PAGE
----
“The president is the head of the govt. The call-out by the people is for the president to resign. That is the main call. Everything else is subsidiary to that. Without that happening, we just rearrange some chairs in the Cabinet and continue.” – M.A. Sumanthiran MP


By

Kelum Bandara

Tamil National Alliance (TNA) MP for the Jaffna district M.A. Sumanthiran, in an interview with Daily Mirror, airs his views on the present status of the economy and the political crisis.

Excerpts:

Q The TNA has taken a different stand regarding the no confidence motion against the government. Why is it?

When a no confidence motion against the government is passed, the Cabinet stands dissolved according to the Constitution. Then, a new government has to be formed. Then, we must know what that new government is going to be like. Those who are bringing the no confidence motion must discuss with us what they have in mind as to who forms the next government. Without that plan, dissolving this government can be very dangerous. We are also firmly of the view that President Gotabaya Rajapaksa and Prime Minister Mahinda Rajapaksa must step down. We don’t want to be in a position where the president continues and another person who is worse than the current prime minister becomes the prime minister. That will be from the frying pan into the fire. We won’t be able to control anything the moment the no confidence motion is carried. That is why we need to know first what kind of a government will be formed. Everybody who has left the government is saying the 20th Amendment must be repealed. Right alone, they knew the 20th Amendment was wrong. All of them are people who voted for it. What is there to say that they will go back on it? They are the people who voted for the 18th Amendment too. Then, they repealed it with the 19th Amendment. They voted for that also. Then, again, they thought the 18th Amendment was wrong and made amends for the 19th Amendment. But, they voted for the 20th Amendment. It is realisation or anything like that. This is just political opportunism. This is downright irresponsible behaviour. So, we are very wary about those who have left the government. This may all be a well-planned scheme for the same government to continue.

The president is the head of the government. The call-out by the people is for the president to resign. That is the main call. Everything else is subsidiary to that. Without that happening, we just rearrange some chairs in the Cabinet and continue. That will be sham and an attempt to fool the people. We cannot become party to that kind of charade. We are also opposed to the Mahinda Rajapaksa-led Cabinet. We will support it. But, we must agree first who takes over government from that point onwards.

Q Does it mean that the present Samagi Jana Balawegaya (SJB) does not have a plan as the party mooting the idea of a no confidence motion?

They are also saying the president must step down. They are not willing to take over government under the current president. I think that position is correct. That is the same thing the JVP is also saying. We are also saying the same thing. The three actual opposition parties are saying the same thing. The government is headed by the president. The president is the one mostly responsible for this economic calamity. People are also saying ‘Gota go home’. No other slogan comes anywhere close to that. People have also understood that the main culprit is the president. Without addressing that, how can anyone become part of the government headed by the president?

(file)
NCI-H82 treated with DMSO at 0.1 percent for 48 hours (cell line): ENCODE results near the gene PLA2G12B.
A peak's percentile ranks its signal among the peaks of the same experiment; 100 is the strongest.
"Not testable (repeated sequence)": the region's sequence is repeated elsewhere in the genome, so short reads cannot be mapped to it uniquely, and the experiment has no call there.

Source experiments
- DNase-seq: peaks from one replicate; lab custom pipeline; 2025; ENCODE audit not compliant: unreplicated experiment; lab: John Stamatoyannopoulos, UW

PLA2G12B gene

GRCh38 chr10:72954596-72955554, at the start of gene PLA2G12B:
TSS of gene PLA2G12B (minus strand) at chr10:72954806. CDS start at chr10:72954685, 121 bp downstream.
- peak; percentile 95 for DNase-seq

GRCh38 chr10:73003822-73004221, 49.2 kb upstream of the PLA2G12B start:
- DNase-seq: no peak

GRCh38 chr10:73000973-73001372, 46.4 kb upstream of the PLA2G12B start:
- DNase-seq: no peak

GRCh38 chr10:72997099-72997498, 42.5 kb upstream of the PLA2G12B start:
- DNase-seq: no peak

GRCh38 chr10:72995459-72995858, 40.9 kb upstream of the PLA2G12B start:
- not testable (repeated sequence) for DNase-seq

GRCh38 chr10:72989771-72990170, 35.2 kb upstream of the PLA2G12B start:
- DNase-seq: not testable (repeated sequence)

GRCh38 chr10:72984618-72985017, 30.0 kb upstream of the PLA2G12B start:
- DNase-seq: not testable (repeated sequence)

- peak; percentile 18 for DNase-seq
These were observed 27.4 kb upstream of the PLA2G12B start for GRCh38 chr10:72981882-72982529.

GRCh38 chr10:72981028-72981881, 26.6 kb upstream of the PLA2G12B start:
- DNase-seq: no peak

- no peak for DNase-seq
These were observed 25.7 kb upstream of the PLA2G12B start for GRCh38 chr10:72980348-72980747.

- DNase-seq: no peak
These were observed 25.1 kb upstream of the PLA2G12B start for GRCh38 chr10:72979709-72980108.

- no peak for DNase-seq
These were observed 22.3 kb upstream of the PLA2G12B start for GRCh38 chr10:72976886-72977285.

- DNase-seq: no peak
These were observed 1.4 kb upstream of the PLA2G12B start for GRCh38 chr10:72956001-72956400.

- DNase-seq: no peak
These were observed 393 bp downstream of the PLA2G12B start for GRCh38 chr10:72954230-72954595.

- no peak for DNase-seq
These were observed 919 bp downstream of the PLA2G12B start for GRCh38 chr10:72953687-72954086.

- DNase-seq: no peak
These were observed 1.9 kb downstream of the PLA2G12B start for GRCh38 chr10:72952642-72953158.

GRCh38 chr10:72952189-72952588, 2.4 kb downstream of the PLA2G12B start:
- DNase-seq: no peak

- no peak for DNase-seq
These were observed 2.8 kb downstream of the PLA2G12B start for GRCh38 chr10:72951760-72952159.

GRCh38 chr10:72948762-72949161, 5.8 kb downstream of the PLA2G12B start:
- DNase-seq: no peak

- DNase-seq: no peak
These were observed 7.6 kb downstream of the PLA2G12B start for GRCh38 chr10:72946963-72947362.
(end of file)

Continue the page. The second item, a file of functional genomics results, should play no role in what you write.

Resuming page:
Q Then, there is a substantive motion being advocated to be taken up to express no confidence on the president. Why is it?

We, along with the SJB and the JVP, insisted that this motion should be taken up before the no confidence motion against the government. Sri Lanka Freedom Party (SLFP) exposed itself by voting along with the government to elect the deputy speaker. Therefore, we want to put them to test again by taking up the motion against the president first.

Q In the meantime, people are suffering without gas and electricity. Food prices are escalating. What is the solution you advocate?

The solution is not for the same rulers to continue under a different setup.

Q What kind of a setup does the TNA advocate?

The TNA advocates that the current rulers must step down totally and hand it over to the opposition. The current government has failed. The 40 MPs who crossed the floor also have accepted that this government failed. They were part of the government. They must step aside and give it to the opposition to run the government.

Q What is your view on the call for the formation of an interim government to run the country?

Any interim arrangement cannot also be an all- party one. That cannot include the party that caused it (the present crisis). The president and the government must step aside. The SJB is only saying that they won’t participate in any interim government where the president is the head. When the president moves out, they will take it over.

Q If the president steps down, won’t it lead to a constitutional crisis?

No. The Constitution has laid out what must happen in that case. The prime minister must act in that case, may be for a couple of days. Then, Parliament must appoint a new president. Those who caused this problem must allow somebody else to take over as president.

Q You are someone who asked the government to go to the IMF. Now, the government has held talks with the IMF for a programme. What do you think of it?

They have gone far too late. We have been saying this for a long time. Going late also has a severe, negative impact. The president also admitted it that he made a mistake in not going in time. I don’t know whether the IMF negotiations will give any kind of relief. Certainly in the short term, there cannot be any relief. The government going belated has also affected the lives of people in the country.